Affordable Art in an Unaffordable City
As an art fiend, I couldn’t turn down an invite to this year’s Affordable Art Fair. Meandering the countless cornered-off cubes of the galleries displaying their art, I mainly stopped at what caught my eye (most often figurative, portraits, photography, and colors that popped). Price-tags range from $100 – $10,000 at the fair, which is seemingly cheap but can add up quickly. To narrow down this year’s Affordable Art Fair (AAF) NYC to a couple handfuls of artists, almost puts me in a meltdown. After careful deliberation, however, I have managed to pick some favorites. Here are nine artists and their artwork that left the biggest impression on me among the sixty-plus galleries from around the world.
Gista’s work is a mélange of burnt paper and watercolor that creates a blurry distortion, a combination I found inventive.
Dalle Ore’s work combines a little françoise with the iconic Frida Kahlo. I’m passionate about both, so the piece was quite memorable.
Steur cites that tattoos are a major concentration in her work, and her photograph of a man’s facial tattoos juxtaposed against the civilized setting and his attire was truly jarring.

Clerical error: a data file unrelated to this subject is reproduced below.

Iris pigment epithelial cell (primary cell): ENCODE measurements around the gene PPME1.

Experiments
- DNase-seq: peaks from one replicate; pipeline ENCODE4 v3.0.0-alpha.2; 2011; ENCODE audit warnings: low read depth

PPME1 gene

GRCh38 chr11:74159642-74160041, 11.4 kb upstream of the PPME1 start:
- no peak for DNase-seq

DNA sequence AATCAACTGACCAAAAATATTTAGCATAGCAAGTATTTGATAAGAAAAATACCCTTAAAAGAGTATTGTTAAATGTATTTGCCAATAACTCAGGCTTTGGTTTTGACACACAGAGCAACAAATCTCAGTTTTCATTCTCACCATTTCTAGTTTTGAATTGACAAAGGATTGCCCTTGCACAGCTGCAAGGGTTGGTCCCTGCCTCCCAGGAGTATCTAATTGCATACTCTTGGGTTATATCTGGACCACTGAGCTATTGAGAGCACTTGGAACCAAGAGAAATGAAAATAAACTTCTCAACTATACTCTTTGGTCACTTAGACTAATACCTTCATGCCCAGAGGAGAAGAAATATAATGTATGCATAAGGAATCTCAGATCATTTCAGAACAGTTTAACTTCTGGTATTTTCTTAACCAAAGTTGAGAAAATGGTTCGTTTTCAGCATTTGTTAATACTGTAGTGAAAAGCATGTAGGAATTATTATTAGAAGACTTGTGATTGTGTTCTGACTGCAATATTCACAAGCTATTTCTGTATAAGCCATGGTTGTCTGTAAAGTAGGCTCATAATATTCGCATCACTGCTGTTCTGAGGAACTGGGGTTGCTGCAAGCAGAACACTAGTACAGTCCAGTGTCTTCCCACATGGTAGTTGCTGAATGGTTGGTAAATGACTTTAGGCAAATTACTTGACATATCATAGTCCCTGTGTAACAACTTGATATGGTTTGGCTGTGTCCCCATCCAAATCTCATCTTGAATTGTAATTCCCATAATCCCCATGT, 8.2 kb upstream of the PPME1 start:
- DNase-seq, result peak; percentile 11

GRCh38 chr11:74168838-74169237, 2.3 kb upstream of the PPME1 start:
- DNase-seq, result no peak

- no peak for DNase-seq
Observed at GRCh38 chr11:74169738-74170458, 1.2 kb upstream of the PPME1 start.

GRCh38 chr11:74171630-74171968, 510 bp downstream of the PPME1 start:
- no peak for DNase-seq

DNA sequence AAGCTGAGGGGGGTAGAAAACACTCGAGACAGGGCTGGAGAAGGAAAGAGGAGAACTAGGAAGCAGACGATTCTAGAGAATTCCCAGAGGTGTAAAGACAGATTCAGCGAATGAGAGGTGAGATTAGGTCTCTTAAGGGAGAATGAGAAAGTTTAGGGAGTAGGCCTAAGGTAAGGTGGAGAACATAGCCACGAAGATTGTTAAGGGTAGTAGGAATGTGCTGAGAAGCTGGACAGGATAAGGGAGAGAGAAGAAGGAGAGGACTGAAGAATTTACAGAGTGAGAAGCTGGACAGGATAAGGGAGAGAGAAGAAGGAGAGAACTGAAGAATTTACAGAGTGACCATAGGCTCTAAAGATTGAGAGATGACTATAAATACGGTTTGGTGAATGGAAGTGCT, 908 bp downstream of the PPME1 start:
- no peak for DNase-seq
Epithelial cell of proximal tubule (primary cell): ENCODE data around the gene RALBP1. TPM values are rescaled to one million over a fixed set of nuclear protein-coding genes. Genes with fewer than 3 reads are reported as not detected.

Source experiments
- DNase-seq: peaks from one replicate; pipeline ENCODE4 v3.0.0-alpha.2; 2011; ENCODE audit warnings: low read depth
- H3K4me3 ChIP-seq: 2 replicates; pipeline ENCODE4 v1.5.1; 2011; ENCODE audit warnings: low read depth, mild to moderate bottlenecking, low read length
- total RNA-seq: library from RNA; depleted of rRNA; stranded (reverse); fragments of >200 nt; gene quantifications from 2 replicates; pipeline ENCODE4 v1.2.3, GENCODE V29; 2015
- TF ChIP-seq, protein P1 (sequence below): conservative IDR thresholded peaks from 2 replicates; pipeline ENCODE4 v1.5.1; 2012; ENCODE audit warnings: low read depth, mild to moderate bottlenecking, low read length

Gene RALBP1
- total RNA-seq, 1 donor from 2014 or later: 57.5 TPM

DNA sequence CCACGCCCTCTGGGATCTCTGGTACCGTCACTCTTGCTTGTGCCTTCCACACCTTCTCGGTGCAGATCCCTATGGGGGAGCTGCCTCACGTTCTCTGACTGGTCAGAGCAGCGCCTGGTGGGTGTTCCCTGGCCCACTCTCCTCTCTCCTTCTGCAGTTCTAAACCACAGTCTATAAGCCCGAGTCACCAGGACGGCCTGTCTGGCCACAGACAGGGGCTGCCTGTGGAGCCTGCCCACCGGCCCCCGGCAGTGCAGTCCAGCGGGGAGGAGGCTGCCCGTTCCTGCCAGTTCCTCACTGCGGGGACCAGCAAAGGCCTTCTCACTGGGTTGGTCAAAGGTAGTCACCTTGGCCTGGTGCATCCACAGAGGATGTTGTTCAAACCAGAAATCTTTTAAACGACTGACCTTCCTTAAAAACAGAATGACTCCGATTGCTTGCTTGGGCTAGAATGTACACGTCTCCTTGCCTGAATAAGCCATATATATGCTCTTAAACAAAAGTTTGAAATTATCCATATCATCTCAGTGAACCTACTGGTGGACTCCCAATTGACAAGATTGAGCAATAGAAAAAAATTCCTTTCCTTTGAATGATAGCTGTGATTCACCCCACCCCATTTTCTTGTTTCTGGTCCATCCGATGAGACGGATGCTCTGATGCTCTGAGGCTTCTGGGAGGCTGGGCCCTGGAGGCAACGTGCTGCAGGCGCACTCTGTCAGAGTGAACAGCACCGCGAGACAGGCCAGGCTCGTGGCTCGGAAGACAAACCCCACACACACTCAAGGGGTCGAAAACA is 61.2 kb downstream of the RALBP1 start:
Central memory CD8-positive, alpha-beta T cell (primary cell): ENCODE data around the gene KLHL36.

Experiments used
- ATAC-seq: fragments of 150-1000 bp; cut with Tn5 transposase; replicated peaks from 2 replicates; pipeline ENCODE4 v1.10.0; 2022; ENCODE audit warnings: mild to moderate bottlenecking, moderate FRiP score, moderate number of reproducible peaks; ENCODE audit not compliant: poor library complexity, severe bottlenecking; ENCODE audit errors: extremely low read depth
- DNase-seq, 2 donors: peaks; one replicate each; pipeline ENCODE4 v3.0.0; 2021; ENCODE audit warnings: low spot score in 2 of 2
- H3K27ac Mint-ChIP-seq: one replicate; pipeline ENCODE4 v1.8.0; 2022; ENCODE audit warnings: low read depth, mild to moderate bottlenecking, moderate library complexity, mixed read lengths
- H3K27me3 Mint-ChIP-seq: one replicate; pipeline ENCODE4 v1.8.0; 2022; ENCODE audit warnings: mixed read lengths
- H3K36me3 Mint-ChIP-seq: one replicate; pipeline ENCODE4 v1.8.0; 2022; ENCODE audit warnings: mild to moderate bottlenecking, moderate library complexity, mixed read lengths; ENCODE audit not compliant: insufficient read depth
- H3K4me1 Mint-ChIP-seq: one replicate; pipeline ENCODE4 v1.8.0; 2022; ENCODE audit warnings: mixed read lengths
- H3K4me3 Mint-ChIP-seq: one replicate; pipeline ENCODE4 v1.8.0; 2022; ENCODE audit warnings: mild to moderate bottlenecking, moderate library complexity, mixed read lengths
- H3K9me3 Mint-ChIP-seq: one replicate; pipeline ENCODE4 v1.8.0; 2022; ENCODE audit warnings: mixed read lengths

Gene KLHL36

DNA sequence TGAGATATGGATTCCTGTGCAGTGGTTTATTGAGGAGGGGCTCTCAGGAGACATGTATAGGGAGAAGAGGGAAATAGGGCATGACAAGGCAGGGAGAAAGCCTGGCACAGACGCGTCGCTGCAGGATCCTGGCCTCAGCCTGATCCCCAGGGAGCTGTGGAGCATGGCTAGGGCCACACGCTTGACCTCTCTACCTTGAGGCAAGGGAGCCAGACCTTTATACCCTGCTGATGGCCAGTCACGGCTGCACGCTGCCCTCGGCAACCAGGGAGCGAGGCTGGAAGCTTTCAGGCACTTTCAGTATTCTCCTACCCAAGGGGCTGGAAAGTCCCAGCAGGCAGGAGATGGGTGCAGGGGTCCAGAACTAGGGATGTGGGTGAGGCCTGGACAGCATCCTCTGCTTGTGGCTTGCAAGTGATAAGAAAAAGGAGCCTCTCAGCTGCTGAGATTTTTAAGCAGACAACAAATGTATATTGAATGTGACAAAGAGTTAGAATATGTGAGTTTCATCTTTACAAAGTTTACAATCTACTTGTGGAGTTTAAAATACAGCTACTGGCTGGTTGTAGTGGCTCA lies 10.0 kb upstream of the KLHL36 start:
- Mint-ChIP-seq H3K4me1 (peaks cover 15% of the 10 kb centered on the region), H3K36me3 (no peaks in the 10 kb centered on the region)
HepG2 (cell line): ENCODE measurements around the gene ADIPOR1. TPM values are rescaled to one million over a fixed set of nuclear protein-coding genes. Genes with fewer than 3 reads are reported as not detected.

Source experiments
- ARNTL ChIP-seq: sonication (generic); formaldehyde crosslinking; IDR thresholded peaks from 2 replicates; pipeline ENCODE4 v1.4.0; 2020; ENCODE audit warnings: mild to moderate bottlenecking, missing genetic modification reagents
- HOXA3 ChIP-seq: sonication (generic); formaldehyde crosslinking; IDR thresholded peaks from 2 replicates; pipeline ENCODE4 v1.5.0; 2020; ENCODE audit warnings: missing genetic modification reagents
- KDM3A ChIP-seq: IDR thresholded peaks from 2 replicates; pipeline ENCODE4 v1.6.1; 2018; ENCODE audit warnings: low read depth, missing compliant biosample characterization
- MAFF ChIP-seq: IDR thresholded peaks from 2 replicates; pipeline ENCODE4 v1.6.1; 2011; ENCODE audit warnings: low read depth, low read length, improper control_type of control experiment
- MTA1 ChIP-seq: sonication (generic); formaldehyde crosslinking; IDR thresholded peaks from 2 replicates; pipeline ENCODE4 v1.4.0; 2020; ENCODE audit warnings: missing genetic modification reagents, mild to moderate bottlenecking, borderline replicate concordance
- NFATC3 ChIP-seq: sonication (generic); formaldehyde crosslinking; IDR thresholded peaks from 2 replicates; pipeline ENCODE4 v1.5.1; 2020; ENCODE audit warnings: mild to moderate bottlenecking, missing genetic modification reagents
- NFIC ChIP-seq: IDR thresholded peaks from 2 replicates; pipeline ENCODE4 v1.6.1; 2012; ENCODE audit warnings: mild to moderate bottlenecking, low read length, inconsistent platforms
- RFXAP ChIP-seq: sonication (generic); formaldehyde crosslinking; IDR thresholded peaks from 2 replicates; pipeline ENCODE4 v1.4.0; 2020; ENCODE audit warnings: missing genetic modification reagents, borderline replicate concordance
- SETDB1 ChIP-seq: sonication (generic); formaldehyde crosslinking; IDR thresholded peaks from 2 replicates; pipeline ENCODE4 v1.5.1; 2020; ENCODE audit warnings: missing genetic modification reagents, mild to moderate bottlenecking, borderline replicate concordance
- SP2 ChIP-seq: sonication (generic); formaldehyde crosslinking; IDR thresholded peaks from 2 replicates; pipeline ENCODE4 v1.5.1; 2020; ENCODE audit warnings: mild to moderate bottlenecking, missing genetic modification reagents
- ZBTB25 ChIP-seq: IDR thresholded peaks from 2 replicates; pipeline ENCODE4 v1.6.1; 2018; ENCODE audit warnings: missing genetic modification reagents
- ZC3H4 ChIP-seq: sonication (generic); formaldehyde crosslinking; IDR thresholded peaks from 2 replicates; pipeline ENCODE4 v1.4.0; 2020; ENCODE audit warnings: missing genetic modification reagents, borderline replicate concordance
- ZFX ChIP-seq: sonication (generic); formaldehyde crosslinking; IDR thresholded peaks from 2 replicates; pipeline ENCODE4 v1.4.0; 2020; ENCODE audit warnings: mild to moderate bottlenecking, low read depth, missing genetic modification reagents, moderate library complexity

This piece is part of Develter’s series on Chinese divas, with bold colors that evoke Andy Warhol’s Pop Art masterpieces.
This triptych had a palpable softness in style yet edginess in color. I loved how the three hung against the wall. Their large scale would complement any industrial loft.
Velkova calls her work in this series, “original knockoffs,” as she traces fashion magazine pages and then uses watercolor as the main medium. I enjoyed the graphic quality they evoked.
Solis’ stunning graphite series captures various hairstyles in heightened detail. These drawings were by far the most affordable in the whole fair, and I could envision taking an armful of his work and making one large collective statement.
Another large-scale piece that would hang well on a typical loft-size wall. Guerra’s surreal tonalities appealed to me greatly and as a result stood out from the rest of the fair’s artists.
Last but not least, I have to plug the only Atlanta gallery to hold space at the fair. But even more important and looking past my biases, Eagles’ artwork seemed to hold a much higher potential (because it’s provocative for sure) than anything else I saw. Eagles’ unique series manipulates preserved blood (obtained from old slaughter houses) on UV resin and Plexiglas and is genius in its own alluring gruesomeness.
Posted by Kyra Shapurji